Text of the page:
Furniture from a Seaport Shipwreck

Moving Toward Modern: New Englanders are gravitating toward a modern aesthetic
August 21, 2017
Marc Hurwitz
Notable New Englanders: Food Writer Marc Hurwitz
August 25, 2017
Show all

Furniture from a Seaport Shipwreck

A small stool made from the planking.

In May 2016, the construction and development firm Skanska USA had an interesting discovery in the Seaport District. While building the foundation of 121 Seaport, a 17-floor office building, they unearthed a 19th-century shipwreck.

Charlestown craftsman John Dickey, also known as Timberguy, has been creating custom furniture from the salvaged wood. “It’s been a real privilege to get to disassemble the pieces and look at the materials,” says Dickey.

Dickey began working exclusively with reclaimed materials in 2008, when he started making furniture out of remnants from a barn in his hometown of Billerica, Massachusetts. “I was always a carpenter but using reclaimed wood was born out of financial necessity,” says Dickey. Necessity, yes, and perhaps a genuine love and talent for crafting furniture for today from pieces of the past. Dickey has built furniture for offices and homes using materials from old houses , barns, mills, schooners and now sunken ships.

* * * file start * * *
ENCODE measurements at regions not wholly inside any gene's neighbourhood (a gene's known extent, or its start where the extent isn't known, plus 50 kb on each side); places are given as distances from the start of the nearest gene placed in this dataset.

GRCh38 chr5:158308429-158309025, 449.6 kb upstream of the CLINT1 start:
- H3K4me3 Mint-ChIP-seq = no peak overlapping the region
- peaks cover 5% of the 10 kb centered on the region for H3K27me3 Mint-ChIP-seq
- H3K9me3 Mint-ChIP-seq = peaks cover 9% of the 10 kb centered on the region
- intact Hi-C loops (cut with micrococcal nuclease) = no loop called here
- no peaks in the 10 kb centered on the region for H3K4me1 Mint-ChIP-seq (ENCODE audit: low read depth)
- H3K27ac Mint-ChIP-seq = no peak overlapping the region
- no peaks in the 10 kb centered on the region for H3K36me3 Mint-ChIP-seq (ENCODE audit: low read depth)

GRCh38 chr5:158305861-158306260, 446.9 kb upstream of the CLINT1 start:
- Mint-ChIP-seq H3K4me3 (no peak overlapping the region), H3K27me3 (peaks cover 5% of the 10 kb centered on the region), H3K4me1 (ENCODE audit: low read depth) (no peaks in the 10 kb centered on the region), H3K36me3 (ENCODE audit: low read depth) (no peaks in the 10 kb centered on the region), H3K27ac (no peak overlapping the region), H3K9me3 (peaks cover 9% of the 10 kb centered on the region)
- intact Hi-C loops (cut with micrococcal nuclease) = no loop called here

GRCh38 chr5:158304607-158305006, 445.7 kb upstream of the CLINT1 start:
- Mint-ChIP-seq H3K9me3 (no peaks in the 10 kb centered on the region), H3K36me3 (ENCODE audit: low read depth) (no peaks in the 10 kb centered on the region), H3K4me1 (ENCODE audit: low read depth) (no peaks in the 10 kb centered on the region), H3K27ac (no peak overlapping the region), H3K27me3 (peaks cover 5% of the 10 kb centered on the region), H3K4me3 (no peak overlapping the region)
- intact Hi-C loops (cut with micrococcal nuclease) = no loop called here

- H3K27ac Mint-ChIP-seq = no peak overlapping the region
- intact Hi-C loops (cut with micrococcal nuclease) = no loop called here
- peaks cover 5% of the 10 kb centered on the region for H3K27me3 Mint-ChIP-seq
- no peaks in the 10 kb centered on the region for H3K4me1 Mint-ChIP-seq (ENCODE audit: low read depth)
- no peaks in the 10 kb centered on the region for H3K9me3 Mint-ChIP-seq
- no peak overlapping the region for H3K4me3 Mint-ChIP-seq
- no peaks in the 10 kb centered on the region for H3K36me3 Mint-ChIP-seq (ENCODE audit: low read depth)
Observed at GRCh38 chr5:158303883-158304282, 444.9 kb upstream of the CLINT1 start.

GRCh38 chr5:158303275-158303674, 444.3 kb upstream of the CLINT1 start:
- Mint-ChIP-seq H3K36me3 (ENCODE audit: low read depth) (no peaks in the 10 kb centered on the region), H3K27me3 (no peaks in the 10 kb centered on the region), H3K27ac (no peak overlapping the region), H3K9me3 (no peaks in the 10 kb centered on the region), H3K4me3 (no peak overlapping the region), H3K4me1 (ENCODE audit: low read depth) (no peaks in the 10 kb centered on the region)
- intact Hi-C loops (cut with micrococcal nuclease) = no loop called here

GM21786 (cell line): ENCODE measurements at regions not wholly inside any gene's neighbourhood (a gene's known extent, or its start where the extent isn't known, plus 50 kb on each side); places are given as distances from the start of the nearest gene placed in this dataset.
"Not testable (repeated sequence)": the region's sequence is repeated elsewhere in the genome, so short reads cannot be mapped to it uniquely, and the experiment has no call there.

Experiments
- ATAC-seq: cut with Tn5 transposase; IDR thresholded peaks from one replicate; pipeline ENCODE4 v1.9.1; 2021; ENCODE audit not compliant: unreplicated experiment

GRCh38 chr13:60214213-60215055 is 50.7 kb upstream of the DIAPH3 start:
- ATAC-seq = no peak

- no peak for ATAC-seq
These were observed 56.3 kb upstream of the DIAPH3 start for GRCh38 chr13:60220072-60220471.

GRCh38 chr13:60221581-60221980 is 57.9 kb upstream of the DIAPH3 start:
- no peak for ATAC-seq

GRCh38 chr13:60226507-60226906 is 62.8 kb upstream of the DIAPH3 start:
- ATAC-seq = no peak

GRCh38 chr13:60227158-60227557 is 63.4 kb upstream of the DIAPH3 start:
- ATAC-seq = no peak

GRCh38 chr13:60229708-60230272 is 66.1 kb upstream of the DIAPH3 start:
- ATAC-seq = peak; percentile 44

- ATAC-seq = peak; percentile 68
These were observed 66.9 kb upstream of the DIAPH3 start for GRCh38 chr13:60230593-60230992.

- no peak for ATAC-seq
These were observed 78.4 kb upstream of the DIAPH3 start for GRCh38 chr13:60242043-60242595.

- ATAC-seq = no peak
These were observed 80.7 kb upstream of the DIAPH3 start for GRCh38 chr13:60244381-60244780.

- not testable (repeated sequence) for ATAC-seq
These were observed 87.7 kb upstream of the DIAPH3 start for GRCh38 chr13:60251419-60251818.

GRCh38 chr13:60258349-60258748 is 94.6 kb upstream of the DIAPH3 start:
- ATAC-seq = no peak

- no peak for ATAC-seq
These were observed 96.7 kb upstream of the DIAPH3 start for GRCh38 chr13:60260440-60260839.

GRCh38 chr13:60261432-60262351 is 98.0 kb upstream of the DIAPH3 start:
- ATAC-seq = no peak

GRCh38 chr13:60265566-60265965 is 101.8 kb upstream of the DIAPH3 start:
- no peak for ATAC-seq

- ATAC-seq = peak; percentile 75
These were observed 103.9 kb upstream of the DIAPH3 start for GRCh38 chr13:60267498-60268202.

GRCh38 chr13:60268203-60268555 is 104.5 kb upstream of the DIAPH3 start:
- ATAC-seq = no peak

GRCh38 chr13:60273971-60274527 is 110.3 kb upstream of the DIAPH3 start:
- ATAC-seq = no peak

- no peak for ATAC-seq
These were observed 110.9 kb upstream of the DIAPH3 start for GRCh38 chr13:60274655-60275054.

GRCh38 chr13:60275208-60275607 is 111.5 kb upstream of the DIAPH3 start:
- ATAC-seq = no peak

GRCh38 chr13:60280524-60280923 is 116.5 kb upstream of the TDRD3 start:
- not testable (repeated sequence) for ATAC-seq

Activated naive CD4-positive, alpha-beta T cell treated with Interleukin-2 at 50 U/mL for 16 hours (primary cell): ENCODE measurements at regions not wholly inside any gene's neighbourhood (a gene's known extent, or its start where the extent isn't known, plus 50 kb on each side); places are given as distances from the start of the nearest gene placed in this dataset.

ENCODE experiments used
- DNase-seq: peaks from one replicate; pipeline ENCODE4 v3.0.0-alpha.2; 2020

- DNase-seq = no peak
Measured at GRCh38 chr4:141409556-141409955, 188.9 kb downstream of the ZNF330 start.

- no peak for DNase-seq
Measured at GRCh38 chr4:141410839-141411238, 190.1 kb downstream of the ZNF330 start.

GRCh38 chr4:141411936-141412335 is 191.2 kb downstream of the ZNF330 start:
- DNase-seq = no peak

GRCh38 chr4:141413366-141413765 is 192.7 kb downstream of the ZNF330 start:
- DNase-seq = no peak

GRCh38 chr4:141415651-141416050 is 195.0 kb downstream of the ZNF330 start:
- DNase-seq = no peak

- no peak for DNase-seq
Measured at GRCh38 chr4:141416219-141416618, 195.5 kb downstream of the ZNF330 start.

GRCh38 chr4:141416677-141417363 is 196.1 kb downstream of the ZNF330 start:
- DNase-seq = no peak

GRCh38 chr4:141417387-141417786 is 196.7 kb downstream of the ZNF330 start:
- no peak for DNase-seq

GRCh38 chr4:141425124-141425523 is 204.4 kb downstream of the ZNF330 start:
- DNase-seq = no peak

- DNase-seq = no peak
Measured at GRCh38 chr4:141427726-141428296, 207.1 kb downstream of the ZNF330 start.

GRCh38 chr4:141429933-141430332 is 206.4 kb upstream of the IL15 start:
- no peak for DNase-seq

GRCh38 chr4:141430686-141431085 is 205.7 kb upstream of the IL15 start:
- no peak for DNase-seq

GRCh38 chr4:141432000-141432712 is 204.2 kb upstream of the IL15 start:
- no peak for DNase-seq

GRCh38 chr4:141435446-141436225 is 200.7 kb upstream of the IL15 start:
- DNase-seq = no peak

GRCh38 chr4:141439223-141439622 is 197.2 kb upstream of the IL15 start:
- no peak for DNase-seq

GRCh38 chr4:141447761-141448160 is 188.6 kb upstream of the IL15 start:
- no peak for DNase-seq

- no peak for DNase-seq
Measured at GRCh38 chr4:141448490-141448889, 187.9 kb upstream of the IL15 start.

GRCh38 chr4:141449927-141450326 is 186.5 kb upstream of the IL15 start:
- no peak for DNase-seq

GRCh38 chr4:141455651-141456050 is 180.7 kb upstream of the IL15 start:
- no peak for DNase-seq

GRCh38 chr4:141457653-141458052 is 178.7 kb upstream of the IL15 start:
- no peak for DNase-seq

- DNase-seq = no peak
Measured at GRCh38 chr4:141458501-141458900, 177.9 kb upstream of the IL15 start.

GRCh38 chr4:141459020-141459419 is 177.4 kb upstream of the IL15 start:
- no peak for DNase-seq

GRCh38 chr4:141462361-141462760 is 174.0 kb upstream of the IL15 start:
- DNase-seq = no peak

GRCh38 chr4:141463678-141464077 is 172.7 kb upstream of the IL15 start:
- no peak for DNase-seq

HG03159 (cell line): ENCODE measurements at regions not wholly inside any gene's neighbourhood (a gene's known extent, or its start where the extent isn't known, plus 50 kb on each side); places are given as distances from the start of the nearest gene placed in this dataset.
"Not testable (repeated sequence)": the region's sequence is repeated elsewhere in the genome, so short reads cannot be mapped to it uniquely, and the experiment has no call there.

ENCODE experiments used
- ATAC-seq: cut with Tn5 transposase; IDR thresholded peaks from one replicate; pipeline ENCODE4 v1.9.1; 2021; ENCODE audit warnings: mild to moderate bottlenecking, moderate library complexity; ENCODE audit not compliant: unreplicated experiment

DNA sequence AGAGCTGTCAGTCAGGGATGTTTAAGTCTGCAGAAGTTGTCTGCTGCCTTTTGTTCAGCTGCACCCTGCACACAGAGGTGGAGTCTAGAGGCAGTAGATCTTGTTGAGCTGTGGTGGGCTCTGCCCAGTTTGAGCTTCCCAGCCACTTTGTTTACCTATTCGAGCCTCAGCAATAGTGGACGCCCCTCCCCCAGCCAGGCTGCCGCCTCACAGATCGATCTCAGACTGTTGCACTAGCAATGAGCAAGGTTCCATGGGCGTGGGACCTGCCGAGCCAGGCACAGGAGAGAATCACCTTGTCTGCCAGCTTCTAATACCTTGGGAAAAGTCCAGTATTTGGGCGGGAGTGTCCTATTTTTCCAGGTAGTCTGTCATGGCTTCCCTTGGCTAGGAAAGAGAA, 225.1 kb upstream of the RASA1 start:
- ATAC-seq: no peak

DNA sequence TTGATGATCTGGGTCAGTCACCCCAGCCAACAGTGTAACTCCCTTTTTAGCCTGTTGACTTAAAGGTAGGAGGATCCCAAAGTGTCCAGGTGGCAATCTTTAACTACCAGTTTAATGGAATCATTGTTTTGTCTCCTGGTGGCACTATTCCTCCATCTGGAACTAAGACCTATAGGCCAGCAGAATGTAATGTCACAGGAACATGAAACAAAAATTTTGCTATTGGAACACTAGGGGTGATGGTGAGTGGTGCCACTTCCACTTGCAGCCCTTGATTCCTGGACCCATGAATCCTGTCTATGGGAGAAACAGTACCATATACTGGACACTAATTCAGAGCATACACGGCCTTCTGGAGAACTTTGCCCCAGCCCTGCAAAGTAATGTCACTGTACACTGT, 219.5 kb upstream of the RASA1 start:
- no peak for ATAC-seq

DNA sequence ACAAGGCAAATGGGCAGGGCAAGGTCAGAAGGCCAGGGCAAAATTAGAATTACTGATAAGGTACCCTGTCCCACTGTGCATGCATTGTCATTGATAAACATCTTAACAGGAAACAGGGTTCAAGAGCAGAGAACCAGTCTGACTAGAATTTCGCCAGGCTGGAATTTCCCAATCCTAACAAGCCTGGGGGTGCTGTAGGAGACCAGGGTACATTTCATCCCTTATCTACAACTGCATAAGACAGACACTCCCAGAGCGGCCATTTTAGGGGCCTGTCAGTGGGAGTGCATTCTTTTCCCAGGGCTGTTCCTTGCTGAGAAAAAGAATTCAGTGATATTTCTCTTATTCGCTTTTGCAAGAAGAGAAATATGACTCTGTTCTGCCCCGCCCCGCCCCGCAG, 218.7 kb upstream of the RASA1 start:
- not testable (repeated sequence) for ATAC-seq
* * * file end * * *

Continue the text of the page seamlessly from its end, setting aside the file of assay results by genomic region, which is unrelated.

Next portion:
Archeologists refer to shipwrecks as sunken time capsules. Some parts of the Seaport shipwreck were examined by a local archeologist, who discovered the ship was from the 1800s and most likely originated in Rockland, Maine. However, Dickey hopes to work with a school or museum to find out more about the ship.

He’s used about a third of the salvaged wood making stools, chests and tables. In each fragment, the strength of the old wood can be seen in the tight growth rings and you can even notice how sections were joined. “When you’re building furniture with reclaimed materials, you’re running into all these fascinating historical markers,” says Dickey. “It’s like an article about the times and this one was buried 20 feet under the ground.”